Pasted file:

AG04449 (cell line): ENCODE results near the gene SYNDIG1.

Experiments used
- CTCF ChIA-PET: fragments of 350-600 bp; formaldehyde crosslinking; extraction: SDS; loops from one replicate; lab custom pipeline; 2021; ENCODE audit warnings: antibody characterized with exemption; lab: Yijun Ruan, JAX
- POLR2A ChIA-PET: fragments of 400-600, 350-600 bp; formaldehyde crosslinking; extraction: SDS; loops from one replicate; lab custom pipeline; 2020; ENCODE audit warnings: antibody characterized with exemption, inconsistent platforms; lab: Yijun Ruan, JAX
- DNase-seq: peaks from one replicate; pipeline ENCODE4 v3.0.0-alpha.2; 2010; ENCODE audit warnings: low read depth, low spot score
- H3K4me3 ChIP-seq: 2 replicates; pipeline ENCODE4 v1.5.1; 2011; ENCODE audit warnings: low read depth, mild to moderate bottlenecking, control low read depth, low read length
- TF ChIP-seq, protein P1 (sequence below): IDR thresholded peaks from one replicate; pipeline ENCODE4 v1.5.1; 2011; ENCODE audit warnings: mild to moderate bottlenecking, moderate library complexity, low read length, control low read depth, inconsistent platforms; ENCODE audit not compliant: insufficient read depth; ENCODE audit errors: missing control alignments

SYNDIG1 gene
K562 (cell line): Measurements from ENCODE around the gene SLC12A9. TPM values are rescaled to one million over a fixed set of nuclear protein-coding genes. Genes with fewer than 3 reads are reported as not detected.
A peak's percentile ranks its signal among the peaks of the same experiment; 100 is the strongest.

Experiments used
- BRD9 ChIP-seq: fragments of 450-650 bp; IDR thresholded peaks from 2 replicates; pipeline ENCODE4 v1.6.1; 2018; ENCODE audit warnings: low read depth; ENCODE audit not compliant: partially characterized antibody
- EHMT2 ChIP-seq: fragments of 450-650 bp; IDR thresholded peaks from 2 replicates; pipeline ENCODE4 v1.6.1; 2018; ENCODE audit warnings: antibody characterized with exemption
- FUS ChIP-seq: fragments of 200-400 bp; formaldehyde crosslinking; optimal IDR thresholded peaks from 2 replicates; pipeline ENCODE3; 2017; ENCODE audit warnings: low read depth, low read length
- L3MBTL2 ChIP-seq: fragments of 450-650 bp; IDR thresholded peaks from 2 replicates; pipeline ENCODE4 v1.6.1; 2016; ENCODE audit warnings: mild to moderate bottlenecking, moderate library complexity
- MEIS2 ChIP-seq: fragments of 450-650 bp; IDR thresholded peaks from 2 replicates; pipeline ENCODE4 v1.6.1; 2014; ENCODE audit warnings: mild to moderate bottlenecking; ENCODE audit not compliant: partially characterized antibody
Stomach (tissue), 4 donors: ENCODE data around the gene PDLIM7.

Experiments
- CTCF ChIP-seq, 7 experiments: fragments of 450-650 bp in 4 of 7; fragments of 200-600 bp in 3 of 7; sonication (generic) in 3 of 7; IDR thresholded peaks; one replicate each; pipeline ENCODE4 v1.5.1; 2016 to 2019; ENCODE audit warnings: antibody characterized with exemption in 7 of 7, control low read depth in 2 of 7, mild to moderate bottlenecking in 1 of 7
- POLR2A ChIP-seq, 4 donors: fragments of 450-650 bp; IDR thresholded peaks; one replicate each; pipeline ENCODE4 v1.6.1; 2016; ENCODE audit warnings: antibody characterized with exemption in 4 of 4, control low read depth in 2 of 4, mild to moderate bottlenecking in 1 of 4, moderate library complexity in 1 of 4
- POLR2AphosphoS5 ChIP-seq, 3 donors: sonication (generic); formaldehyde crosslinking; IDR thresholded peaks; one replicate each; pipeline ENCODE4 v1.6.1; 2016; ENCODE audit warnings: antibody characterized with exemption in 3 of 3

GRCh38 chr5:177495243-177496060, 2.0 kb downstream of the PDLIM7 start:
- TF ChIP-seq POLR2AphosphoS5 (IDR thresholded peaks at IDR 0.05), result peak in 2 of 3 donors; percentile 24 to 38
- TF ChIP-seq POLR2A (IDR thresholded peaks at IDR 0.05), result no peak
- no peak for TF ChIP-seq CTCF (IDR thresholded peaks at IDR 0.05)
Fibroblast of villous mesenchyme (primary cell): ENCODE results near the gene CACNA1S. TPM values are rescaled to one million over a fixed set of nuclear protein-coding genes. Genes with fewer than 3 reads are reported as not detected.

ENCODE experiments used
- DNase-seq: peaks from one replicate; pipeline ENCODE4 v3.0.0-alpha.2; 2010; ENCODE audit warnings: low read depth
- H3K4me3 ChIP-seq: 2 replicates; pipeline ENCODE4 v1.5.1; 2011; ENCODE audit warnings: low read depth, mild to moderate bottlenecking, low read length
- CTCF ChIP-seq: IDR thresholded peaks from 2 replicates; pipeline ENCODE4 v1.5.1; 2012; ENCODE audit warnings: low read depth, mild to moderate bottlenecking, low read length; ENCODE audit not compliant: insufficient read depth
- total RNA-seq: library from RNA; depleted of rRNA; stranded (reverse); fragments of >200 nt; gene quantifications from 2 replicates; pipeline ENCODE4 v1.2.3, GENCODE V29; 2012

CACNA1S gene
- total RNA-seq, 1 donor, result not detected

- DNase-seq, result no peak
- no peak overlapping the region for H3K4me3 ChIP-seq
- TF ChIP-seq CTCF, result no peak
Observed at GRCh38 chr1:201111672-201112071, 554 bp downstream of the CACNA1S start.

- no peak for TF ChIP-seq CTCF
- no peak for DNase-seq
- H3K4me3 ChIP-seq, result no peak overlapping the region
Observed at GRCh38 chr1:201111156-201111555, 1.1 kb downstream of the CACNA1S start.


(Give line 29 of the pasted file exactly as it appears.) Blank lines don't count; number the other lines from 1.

- H3K4me3 ChIP-seq: 2 replicates; pipeline ENCODE4 v1.5.1; 2011; ENCODE audit warnings: low read depth, mild to moderate bottlenecking, low read length